The Jerry Lewis thing I'm doing since I'm seven years old. I said, "If I can actually sing and dance as Travolta, do the singing, do the dancing, I'm going to have the greatest act." And I went to work in a music studio putting the act together, on Kings Highway in Brooklyn. It was called Fly Studios.

What was it about that place, that location?

Fly Studios was a studio where bands would rehearse or record, 'cause that's what I was into. That's what I knew about. So I took the soundtrack from Fever and Grease, but more importantly Grease because I had to get the lead vocal out of "Greased Lightning." Keep everything else; keep the backup vocals, but get rid of the lead vocals, because I wasn't going to pantomime Travolta singing. 'Cause if I couldn't actually do the song, I wasn't going to do the act. I don't like mouthing.

So I got it down; rehearsed for three weeks. I went back to the theater, sat through three showings of Grease with a pad and a pen to write down when Travolta would dance -- the moves -- so I could rehearse it. There were no videotapes, so I had to sit through full showings of the movie to get down "OK, this is the arm point. Stick your finger out..." All that. And then with Fever, the same thing. I would go study the big dance he did and write, "The windmill," and all this stuff he did. I would mix it all together, so in the middle of "Greased "Lightning" I would do the Fever dance.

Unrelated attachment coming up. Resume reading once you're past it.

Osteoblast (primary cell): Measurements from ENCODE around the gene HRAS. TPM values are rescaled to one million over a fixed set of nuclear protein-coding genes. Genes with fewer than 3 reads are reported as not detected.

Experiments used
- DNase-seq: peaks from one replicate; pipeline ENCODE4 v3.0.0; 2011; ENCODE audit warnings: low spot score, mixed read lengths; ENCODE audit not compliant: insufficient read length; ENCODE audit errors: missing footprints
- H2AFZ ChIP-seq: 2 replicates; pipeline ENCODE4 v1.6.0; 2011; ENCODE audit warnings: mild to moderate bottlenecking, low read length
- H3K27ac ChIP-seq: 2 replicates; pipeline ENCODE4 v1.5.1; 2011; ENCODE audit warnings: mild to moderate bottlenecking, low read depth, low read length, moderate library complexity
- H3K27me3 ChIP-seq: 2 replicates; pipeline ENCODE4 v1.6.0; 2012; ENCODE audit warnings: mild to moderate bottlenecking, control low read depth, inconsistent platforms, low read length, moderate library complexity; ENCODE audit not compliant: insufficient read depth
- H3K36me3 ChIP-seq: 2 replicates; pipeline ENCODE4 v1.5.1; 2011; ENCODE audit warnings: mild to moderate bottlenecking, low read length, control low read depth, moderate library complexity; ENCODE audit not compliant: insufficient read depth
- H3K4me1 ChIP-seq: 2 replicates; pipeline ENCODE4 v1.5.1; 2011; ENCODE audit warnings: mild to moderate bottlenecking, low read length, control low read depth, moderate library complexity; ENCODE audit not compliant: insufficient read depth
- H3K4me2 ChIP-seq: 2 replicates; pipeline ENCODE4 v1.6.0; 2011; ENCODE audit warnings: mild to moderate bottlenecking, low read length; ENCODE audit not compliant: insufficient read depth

And that night when I went on at Pips, I came onstage as Jerry Lewis. My whole family was there: my parents, my sister, my grandmother, my friend Johnny. It was amateur night, and when I went on as the Nutty Professor, they're booing me because I'm this nerd: "Get the fuck off the stage!"

But the club owner knew when to shut the light when I was doing my transition, took my magic formula. When I turned around as Travolta, they went ballistic, like it was Travolta. They were throwing tables over. You talk about a 90-seat club, with the air conditioning right in the ceiling: the toughest club in the country to play. When that would click on it was like a tractor going on. And I got hired to headline that weekend. The owners come over and they go, "Who's your manager?" I look over at my father and go, "He is." And that was it. I never came offstage for 10 years, until I made it.

That was 1978, and around 1981 or '82 is when I really started into getting into forming my own kind of Brooklyn attitude onstage, which became "Dice."